This was the Frank Cignetti offense this week, both the good and the bad. Rob Boras dusted off the double-play-action bomb to Britt for a big play. He got the ball to Austin with screens, pitches and handoffs, but Adam Archuleta was right on TV; next year theyíve got to at least pretend to try to get the ball to him downfield. The bad prevailed. After a couple of weeks of good results, all of a sudden this week the Rams are letting LBs in unblocked again, getting beaten by unblocked guys from the back side, throwing screens and swing passes into areas where the blockers are badly outnumbered. I donít know if it was related to the RB change, but it seemed like the running game became more slow-developing, used lead blockers less and didn't emphasize running left as much as Boras had been. A slow-developing handoff to Mason on 3rd-and-1 in the 1st, blown up by an unblocked Bowman, was just an annoying call. It felt like Boras just got away from what had been working pretty well. The ďwrapĒ play, for instance, was nowhere to be seen, though Mason did quite well with it last year. The short passing game also lacked creativity. Boras could have gotten Austin or Welker open out of trips or stacks any time he wanted, but didnít go back to them even after theyíd worked. This week was like Cignetti never left.

    Sloppy tackling, sloppy coverage, sloppy play-calling, sloppy special teams, back to sloppiness with penalties with 11Ö Jeff Fisherís team closed the season playing the brand of football Iíd figured the ***** would play. About all the more I have to say about that is at least they have the sense to change head coaches after this season.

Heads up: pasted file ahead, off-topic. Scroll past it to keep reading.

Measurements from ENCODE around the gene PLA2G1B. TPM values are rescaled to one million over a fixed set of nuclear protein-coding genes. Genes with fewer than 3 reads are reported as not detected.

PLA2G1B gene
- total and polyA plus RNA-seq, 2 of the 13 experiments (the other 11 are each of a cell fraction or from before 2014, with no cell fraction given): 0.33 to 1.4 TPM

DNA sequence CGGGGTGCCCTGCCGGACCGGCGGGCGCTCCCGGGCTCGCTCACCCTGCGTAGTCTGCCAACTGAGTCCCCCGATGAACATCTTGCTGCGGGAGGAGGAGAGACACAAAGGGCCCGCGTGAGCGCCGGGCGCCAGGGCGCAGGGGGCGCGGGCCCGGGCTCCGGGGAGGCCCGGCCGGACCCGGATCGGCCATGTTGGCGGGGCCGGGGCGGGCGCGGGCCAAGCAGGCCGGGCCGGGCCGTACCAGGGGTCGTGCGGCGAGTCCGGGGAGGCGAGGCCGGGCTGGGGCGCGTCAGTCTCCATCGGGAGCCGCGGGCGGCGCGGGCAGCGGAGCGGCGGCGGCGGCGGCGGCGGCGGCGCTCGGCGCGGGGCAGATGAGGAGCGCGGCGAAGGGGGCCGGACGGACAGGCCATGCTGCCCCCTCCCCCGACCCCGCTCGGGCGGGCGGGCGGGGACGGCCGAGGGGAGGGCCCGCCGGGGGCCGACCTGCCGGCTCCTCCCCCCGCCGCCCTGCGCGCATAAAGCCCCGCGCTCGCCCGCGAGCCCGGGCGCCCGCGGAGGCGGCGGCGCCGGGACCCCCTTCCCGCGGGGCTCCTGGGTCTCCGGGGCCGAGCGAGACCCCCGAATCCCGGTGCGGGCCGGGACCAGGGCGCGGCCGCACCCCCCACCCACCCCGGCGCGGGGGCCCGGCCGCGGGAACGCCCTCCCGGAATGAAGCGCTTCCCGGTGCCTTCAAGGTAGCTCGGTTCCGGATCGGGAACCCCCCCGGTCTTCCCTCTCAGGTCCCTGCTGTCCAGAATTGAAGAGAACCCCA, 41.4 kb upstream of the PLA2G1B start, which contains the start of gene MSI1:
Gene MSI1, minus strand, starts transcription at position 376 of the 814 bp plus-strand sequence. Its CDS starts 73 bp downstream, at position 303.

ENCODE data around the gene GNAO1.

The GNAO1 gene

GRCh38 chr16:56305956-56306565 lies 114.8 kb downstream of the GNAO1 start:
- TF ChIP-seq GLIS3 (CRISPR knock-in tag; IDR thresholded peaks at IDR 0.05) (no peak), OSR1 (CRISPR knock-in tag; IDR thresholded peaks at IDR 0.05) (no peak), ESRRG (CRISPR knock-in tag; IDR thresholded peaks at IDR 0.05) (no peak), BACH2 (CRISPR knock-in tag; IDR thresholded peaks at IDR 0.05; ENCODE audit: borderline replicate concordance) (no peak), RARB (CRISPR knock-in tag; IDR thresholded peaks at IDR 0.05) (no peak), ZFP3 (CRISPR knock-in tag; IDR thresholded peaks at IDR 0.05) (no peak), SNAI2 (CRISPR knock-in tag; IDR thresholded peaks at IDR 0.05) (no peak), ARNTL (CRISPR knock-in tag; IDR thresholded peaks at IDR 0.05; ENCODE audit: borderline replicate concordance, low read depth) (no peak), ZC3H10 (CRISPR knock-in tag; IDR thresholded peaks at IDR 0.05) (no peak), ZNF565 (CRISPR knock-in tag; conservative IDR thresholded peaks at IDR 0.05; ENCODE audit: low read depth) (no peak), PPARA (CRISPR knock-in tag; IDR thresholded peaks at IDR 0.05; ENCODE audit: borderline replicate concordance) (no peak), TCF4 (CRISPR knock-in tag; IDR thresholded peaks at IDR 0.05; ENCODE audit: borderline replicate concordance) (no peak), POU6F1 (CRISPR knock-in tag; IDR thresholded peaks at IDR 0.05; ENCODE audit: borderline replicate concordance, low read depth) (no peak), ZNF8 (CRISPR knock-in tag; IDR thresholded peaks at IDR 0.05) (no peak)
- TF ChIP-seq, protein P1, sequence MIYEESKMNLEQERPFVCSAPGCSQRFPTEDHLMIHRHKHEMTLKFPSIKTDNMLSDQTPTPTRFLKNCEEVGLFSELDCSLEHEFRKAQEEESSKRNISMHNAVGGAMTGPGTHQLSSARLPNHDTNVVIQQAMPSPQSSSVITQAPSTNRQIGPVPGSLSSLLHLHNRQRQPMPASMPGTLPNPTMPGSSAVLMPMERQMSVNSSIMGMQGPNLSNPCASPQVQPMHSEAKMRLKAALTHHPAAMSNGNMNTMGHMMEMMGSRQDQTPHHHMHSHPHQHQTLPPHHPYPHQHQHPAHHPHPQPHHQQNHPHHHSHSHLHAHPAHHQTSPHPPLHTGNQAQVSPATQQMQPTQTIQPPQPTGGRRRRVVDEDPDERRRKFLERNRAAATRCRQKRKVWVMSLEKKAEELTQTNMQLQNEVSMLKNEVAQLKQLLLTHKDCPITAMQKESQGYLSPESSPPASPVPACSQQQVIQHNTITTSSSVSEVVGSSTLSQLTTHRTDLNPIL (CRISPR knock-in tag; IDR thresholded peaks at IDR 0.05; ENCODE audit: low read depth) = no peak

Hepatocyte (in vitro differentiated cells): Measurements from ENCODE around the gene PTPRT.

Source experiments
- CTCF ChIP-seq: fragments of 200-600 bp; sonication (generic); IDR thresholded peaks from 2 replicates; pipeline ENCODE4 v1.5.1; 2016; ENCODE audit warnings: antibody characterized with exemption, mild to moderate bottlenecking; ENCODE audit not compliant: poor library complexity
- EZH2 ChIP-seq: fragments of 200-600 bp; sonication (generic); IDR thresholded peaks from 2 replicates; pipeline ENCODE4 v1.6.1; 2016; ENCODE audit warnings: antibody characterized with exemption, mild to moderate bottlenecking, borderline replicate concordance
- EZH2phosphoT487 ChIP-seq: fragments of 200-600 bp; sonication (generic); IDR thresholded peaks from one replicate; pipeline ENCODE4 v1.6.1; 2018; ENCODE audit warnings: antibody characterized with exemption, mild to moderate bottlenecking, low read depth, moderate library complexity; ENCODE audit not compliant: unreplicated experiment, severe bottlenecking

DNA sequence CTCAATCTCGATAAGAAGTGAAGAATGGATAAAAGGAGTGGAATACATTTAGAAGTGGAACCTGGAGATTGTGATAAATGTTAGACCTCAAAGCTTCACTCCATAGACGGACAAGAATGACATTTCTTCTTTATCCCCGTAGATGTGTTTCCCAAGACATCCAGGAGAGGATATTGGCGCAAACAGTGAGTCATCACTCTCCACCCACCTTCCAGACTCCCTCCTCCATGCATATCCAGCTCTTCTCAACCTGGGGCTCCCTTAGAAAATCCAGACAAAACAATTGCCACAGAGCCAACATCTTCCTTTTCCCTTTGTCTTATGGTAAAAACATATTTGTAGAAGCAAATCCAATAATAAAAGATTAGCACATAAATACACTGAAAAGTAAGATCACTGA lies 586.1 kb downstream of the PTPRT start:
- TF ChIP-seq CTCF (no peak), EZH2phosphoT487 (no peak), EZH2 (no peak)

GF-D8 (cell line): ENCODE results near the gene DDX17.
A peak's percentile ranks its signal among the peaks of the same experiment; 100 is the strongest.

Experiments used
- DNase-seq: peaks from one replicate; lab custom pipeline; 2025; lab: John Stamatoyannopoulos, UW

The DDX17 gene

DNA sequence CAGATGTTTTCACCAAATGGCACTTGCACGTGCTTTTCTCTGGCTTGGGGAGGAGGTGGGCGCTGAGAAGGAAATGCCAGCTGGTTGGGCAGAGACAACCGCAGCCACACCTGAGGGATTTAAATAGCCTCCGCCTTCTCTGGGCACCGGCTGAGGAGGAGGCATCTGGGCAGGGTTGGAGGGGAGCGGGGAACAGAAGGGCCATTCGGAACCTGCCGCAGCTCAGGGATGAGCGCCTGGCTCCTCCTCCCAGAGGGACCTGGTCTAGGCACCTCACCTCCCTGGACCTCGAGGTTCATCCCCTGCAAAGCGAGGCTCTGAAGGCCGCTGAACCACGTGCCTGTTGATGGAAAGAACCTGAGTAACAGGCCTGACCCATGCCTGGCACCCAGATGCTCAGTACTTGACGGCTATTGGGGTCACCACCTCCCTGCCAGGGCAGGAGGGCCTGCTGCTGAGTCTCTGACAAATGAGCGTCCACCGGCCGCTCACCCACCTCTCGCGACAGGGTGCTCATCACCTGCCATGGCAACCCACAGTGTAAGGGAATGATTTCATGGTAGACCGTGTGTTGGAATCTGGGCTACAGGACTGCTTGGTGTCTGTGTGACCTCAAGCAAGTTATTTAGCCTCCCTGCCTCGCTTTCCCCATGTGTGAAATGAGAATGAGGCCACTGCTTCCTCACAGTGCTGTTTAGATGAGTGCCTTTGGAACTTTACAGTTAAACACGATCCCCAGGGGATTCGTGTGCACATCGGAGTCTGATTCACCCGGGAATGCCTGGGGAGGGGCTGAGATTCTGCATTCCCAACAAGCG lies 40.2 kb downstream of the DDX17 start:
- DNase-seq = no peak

* Upon further review: I doubt anyone was happy with this weekís officiating. 49er fans will be unhappy Walt Coleman correctly flagged Bruce Miller for instigating a shoving match in the 1st but didnít catch Tim Barnes doing it in the 2nd, flagging Ahmad Brooks instead. Rams fans canít be real thrilled about Boldin shoving Jenkins to the ground and scoring a TD off the move. Iíd say Rams fans have the bigger grievance. I assume the lack of a PI call while Marquez got shoved around trying to get to the pass on the fake punt was correct, despite CBSí confusing commentary. Itís consistent with past rulings I can recall and appears to check out with the rulebook. That doesnít salvage allowing the Boldin TD to this grader. Grade: F

    * Cheers: Another Rams game shunted weirdly to CBS got us probably that networkís #10 team of Phillies play-by-play man Tom McCarthy (what, was Bob Uecker unavailable?) and former Ram safety Adam Archuleta. Archuleta maintains his habit of mistaking strong individual pass-rushes as blitzes, and as a former DB, I thought heíd complain a lot harder about what happened to Jenkins on Boldinís TD, instead of praising Boldin. Also, where was the call to Mike Carey to check on how pass interference should be called on punt formation plays? Iím still confused about that because they read that rule both ways. Also, they weirdly commented after halftime that they thought there would be more offense. These were the worst two offenses in the league! 16-10 at halftime is a shootout for these two! Likeable announcers, sounded good, had good chemistry, hardly talked about the looming move at all, so it was still a very passable broadcast. I imagine theyíre a team that doesnít work a full slate of games but would be better if they did.